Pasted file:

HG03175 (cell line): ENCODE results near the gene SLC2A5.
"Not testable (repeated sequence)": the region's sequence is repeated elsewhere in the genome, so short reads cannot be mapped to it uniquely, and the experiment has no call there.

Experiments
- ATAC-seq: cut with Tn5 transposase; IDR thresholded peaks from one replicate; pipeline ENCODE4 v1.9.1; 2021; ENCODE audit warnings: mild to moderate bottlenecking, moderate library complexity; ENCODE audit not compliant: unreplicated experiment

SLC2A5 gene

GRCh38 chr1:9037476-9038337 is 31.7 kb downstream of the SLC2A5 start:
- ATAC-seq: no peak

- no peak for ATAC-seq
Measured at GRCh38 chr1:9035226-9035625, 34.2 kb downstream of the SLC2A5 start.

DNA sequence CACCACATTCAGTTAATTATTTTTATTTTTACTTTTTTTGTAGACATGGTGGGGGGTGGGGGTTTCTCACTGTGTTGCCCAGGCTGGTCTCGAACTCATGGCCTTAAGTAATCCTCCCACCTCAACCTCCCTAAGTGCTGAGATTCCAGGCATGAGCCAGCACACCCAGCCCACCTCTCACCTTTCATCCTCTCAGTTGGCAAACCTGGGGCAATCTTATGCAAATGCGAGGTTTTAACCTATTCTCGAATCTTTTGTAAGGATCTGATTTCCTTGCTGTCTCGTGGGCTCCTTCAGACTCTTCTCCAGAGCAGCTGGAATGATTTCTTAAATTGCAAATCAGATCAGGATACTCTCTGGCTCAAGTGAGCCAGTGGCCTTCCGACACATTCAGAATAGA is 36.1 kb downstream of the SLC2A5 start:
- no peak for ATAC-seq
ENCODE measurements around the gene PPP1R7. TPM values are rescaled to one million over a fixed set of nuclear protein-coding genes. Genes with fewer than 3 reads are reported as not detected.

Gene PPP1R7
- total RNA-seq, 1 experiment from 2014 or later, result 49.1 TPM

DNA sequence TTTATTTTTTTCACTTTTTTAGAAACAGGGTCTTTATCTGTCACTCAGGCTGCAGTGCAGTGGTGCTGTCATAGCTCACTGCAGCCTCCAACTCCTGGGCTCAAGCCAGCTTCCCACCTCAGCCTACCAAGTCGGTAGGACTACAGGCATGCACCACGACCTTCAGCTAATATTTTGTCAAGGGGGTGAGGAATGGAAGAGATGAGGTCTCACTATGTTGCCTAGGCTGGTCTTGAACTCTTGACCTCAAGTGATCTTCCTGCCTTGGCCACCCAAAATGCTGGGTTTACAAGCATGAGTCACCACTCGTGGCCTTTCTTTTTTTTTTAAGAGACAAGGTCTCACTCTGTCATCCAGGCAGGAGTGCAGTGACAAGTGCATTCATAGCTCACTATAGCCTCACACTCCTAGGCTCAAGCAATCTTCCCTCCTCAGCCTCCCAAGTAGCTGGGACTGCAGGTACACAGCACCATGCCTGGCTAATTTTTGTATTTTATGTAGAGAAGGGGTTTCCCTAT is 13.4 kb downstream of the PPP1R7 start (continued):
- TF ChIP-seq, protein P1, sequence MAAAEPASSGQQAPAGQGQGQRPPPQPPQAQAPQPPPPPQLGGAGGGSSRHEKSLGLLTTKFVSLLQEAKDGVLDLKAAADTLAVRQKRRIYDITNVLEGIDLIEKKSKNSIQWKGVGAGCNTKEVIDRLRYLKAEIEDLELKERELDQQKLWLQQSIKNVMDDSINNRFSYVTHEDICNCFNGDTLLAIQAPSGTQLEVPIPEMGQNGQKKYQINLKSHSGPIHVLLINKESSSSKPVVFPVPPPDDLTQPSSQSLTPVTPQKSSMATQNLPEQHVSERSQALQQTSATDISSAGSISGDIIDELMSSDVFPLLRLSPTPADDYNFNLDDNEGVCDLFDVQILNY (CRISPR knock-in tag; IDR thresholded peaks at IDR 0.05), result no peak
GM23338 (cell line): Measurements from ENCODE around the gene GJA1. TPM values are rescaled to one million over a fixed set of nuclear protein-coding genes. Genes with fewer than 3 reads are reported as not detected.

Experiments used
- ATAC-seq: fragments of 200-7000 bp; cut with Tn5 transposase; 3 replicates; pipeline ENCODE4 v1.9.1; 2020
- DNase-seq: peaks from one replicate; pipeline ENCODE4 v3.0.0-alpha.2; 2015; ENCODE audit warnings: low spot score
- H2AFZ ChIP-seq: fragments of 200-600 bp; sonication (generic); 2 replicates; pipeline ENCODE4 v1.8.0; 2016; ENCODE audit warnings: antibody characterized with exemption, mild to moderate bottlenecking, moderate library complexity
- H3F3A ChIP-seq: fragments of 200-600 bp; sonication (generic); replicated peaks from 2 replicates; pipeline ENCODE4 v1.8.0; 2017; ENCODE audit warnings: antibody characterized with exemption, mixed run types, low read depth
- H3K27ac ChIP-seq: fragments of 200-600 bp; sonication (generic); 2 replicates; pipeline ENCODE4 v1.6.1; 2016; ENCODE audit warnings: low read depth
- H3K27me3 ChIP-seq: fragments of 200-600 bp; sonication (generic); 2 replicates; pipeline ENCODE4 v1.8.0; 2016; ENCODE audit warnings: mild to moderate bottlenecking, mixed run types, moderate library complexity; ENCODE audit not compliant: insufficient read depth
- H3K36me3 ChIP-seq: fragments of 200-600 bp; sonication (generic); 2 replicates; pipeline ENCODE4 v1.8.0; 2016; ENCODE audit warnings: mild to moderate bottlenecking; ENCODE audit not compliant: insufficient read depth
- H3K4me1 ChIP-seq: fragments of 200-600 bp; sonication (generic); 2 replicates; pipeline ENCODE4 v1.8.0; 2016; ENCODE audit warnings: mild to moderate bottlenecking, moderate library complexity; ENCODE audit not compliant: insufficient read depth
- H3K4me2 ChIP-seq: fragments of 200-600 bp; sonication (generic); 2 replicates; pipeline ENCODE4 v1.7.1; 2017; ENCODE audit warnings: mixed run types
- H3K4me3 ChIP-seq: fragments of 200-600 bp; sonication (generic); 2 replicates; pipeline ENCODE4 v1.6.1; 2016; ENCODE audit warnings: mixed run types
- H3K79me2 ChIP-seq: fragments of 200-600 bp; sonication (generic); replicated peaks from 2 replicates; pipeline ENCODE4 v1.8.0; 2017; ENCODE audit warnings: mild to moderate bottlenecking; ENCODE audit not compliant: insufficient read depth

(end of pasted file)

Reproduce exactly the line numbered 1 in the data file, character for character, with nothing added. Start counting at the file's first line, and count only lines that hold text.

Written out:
HG03175 (cell line): ENCODE results near the gene SLC2A5.